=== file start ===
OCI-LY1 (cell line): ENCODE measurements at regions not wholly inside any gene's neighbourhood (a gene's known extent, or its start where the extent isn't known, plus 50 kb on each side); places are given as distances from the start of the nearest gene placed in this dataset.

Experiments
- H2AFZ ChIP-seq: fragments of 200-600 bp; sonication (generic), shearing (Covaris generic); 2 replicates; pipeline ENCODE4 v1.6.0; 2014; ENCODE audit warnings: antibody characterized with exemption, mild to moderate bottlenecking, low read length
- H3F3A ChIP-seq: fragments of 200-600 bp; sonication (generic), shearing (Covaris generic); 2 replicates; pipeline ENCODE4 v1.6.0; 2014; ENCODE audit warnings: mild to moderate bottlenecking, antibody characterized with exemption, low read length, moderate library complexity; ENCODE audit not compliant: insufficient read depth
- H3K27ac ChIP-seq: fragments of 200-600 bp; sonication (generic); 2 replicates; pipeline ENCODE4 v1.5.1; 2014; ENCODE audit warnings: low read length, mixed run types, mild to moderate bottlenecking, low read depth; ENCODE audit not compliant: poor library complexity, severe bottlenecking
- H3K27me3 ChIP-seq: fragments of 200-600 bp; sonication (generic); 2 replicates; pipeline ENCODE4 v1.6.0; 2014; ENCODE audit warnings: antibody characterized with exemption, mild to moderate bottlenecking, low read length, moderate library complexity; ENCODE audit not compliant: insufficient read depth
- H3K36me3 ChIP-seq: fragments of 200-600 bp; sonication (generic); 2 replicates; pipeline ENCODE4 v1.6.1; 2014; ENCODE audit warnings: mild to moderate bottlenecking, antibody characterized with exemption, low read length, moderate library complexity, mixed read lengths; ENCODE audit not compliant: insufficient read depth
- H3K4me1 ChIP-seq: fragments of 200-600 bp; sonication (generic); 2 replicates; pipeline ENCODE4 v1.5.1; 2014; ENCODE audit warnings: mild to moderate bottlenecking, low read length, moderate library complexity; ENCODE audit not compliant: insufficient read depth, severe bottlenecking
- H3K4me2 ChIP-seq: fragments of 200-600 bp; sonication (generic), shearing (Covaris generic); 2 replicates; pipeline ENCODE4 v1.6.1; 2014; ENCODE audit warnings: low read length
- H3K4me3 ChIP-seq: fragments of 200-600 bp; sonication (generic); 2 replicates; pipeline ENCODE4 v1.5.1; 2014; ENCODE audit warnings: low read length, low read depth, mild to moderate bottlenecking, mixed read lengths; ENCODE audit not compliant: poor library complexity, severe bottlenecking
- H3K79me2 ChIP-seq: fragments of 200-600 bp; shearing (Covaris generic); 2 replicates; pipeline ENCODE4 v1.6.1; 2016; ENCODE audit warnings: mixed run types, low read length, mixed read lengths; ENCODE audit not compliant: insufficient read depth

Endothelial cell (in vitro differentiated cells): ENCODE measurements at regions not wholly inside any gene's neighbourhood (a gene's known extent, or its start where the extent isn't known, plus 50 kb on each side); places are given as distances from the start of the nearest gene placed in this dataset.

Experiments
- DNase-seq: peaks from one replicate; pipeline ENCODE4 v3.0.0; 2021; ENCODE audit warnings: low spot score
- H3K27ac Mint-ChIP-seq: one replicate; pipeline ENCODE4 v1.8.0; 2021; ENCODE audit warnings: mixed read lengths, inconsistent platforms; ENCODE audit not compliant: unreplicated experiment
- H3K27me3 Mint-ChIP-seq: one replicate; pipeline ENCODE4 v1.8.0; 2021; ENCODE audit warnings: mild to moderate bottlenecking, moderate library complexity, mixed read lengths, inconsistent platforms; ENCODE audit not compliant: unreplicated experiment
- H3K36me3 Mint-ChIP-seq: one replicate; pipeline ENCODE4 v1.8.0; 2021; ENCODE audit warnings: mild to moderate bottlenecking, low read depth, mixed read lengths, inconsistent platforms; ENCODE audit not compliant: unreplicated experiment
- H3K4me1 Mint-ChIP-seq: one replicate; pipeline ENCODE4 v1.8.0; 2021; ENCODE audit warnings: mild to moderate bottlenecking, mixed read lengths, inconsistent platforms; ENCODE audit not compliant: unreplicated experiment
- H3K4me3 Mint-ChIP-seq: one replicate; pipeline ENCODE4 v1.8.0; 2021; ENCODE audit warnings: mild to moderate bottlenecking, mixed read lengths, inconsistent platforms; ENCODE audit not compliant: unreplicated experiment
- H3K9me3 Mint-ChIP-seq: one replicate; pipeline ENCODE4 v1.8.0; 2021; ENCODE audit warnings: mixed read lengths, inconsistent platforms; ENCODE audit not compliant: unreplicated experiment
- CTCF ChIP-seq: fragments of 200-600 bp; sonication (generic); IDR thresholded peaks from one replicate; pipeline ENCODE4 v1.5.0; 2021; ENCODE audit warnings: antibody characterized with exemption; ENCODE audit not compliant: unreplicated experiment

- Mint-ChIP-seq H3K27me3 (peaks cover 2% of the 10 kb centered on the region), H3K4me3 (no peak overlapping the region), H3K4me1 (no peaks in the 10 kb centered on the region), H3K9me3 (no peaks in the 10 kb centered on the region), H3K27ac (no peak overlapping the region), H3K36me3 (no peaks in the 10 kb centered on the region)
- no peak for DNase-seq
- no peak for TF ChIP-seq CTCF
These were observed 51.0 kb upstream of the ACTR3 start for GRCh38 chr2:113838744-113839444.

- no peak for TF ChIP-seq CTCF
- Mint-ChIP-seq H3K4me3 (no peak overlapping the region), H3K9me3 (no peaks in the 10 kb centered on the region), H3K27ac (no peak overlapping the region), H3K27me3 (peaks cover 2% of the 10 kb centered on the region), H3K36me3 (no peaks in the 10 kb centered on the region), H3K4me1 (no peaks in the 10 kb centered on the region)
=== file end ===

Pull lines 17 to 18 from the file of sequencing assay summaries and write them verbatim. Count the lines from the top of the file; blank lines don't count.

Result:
- H3K36me3 Mint-ChIP-seq: one replicate; pipeline ENCODE4 v1.8.0; 2021; ENCODE audit warnings: mild to moderate bottlenecking, low read depth, mixed read lengths, inconsistent platforms; ENCODE audit not compliant: unreplicated experiment
- H3K4me1 Mint-ChIP-seq: one replicate; pipeline ENCODE4 v1.8.0; 2021; ENCODE audit warnings: mild to moderate bottlenecking, mixed read lengths, inconsistent platforms; ENCODE audit not compliant: unreplicated experiment